Microsoft to acquire Web conferencing provider

Microsoft has agreed to acquire PlaceWare, a privately held company that provides Web conferencing services for businesses.

Microsoft would use the acquisition to start a new business unit that would develop products and technologies that let workers collaborate in real time over the Internet, the company said. The unit would be part of Microsoft's Information Worker group, which made the Office applications suite.

The transaction is expected to close in the first quarter of 2003. Financial terms and other details were not disclosed.

PlaceWare offers services that let businesses conduct real-time, interactive presentations and meetings over the Internet. Its customers include American Express, Johnson & Johnson and Cisco Systems.

Microsoft will combine PlaceWare's assets with some of its own to develop new online conferencing technologies. It will share some of them with industry partners, allowing them to build custom business offerings that use real-time collaboration capabilities. The goal is to boost the productivity of what Microsoft calls "information workers."

Giga Information Group analyst, Rob Enderle, said the technology behind PlaceWare's service was the big brother to NetMeeting (Microsoft's existing online collaboration software offered with Windows 2000). While NetMeeting only worked well for groups of five or six people, PlaceWare's software could scale up to support hundreds or even thousands of users.

Microsoft would probably include some of PlaceWare's technology in future versions of Office applications such as PowerPoint, allowing workers to collaborate over the Internet while they worked, Enderle said. Later, Microsoft would likely combine some of PlaceWare's collaborative capabilities with server products such as Microsoft Exchange.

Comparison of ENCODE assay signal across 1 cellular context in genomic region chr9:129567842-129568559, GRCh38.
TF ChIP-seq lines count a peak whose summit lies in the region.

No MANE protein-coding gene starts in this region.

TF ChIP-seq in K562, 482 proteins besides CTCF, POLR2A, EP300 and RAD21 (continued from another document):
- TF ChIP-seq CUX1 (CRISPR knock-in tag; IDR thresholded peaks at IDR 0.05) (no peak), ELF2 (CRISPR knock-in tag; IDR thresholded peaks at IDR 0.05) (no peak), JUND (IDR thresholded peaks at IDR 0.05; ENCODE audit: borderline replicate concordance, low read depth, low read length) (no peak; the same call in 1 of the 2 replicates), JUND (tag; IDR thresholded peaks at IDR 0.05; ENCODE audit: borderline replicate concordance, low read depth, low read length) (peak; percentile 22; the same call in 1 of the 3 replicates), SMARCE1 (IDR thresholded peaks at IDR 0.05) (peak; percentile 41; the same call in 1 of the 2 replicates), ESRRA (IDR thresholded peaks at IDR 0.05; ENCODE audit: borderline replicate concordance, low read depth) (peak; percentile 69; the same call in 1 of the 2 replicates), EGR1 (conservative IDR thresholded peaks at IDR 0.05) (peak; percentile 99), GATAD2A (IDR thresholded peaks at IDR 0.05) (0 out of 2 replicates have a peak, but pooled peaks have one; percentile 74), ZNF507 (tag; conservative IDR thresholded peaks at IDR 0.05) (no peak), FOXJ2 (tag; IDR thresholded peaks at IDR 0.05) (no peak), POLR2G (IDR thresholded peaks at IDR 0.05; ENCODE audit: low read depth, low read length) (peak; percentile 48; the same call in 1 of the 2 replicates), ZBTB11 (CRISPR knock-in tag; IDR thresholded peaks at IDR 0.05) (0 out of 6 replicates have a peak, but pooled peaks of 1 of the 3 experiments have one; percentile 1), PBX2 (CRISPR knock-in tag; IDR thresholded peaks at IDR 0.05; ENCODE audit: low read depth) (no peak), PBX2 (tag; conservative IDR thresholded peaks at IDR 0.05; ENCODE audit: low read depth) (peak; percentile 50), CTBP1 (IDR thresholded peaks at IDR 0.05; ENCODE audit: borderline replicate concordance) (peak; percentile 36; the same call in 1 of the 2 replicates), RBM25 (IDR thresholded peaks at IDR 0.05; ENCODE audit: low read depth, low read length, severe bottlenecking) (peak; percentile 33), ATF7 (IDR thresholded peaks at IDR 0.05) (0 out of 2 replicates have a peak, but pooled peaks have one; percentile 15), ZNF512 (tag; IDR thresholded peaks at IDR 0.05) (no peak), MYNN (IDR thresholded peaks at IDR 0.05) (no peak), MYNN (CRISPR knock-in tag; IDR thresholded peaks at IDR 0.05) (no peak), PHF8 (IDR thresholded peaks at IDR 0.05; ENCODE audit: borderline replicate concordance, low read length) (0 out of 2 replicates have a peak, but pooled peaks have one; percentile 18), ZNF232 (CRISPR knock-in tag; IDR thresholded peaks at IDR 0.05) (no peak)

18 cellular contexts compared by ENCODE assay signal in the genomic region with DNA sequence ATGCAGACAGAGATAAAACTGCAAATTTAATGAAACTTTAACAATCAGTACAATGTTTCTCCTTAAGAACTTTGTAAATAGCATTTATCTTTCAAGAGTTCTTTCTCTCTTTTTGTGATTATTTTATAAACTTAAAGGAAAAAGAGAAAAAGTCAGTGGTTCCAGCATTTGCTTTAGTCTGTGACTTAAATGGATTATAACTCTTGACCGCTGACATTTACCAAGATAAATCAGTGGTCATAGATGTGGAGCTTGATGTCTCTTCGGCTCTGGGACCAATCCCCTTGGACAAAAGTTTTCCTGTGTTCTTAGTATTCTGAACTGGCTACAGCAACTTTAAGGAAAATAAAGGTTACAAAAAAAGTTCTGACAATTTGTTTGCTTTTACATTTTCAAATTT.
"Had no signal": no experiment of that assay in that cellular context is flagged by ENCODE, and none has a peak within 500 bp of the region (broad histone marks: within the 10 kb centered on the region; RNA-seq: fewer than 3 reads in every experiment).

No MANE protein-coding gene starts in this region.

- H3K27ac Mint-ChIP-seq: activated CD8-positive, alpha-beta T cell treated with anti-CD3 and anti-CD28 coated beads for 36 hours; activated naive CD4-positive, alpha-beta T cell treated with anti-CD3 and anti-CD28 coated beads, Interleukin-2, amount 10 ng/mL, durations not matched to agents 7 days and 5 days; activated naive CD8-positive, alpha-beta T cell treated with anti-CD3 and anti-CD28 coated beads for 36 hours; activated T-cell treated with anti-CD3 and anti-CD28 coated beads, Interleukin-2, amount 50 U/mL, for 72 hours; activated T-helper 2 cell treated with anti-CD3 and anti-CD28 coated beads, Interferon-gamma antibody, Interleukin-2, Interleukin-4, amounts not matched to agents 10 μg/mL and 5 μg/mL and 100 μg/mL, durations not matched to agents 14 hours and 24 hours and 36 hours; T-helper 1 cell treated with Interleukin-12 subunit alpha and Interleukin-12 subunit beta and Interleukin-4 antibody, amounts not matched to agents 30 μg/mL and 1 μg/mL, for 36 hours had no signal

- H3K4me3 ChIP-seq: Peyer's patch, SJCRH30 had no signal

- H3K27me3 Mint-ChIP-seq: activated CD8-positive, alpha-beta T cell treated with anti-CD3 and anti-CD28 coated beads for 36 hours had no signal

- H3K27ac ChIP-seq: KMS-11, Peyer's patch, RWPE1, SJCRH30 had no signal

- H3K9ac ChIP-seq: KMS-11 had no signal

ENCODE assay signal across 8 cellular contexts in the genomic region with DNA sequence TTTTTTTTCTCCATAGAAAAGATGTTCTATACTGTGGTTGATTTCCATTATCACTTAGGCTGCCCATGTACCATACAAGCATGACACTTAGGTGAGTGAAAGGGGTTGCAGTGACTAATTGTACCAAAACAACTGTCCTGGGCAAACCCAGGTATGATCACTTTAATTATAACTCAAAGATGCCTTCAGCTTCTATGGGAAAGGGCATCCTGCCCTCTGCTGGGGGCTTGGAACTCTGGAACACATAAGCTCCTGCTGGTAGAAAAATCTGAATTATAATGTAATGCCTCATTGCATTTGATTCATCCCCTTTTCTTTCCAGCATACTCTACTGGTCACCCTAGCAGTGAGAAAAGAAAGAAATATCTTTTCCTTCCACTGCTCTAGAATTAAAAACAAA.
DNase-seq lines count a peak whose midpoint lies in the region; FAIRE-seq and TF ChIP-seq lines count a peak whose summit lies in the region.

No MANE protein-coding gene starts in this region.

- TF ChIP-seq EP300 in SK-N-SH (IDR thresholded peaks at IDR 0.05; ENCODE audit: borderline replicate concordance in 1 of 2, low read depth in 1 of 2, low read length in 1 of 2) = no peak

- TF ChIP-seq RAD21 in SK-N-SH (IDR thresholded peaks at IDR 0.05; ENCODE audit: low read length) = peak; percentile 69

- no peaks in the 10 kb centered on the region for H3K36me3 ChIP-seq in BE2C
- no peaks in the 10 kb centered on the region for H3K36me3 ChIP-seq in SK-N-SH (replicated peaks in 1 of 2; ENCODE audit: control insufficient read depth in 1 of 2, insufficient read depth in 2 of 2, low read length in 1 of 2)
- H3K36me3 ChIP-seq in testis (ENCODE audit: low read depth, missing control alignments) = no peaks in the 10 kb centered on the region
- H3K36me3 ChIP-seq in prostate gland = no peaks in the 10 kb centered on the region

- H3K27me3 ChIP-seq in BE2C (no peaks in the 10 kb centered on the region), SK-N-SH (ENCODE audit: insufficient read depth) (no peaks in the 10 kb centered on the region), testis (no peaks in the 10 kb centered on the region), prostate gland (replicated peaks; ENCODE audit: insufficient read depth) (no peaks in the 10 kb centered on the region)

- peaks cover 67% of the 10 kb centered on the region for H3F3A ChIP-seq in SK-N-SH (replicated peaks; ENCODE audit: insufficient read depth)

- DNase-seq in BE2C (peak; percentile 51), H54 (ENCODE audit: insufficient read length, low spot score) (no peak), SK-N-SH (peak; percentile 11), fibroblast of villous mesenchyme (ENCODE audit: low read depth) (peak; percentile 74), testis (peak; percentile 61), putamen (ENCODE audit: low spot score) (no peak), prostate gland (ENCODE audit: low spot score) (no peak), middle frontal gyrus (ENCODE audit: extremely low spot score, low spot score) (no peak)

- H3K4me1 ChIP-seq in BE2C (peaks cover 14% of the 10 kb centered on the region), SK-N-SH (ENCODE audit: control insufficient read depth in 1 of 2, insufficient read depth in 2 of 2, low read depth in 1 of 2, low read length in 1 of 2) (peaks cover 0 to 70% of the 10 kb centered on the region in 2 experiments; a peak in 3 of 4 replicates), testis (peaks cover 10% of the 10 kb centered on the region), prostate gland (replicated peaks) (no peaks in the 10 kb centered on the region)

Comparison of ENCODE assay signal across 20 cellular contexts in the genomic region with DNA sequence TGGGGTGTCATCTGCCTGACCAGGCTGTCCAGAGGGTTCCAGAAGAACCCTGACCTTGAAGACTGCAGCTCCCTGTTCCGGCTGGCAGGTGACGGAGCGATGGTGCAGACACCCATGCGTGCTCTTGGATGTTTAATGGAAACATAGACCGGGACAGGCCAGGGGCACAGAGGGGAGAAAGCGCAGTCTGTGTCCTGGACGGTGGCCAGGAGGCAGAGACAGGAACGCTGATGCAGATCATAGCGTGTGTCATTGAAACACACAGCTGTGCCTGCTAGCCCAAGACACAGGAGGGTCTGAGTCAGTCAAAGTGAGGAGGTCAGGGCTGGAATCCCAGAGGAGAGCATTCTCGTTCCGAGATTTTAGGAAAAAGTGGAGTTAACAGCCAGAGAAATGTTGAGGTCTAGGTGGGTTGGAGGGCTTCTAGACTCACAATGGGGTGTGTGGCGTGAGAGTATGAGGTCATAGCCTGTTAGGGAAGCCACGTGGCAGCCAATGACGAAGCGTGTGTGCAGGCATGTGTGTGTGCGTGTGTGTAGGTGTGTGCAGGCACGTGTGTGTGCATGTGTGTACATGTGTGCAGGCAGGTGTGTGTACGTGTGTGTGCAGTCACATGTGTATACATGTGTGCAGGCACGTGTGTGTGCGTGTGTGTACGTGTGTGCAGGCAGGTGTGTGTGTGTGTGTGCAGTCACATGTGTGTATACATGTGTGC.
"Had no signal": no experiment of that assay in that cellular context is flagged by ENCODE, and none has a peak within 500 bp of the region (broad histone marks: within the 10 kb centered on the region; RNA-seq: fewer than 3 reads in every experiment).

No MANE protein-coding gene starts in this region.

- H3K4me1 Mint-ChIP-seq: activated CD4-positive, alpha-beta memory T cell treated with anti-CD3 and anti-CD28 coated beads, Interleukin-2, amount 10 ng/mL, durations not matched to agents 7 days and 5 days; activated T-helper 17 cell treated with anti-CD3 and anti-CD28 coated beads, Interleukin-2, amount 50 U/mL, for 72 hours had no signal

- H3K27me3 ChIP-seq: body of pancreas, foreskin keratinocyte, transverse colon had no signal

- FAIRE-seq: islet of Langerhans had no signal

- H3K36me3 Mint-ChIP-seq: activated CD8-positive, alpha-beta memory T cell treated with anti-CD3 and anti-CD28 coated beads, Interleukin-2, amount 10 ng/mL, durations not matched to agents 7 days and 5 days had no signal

"It's something Microsoft didn't have and that they felt they needed to fill out their portfolio," he said.

PlaceWare's competitors include publicly-traded WebEx Communications. That company grew to be larger than PlaceWare, Enderle said, in part because it managed to attract greater levels of investment. WebEx would now face "a much greater level of competition" in Microsoft.

WebEx issued a statement responding to the deal. It said that Microsoft wants to acquire PlaceWare primarily to help it compete with IBM and its Lotus Sametime server software.

PlaceWare offered a "carrier-class" platform that could be used to host collaborative sessions for groups of all sizes, from a few participants up to a few thousand, both inside and outside a corporate firewall, Microsoft said. People who used the service need only a Web browser and a telephone.

The new Microsoft business unit will be called the Real Time Collaboration Group. It will be headed by Anoop Gupta, a five-year veteran of Microsoft Research who was recently a technical advisor to Microsoft chairman, Bill Gates.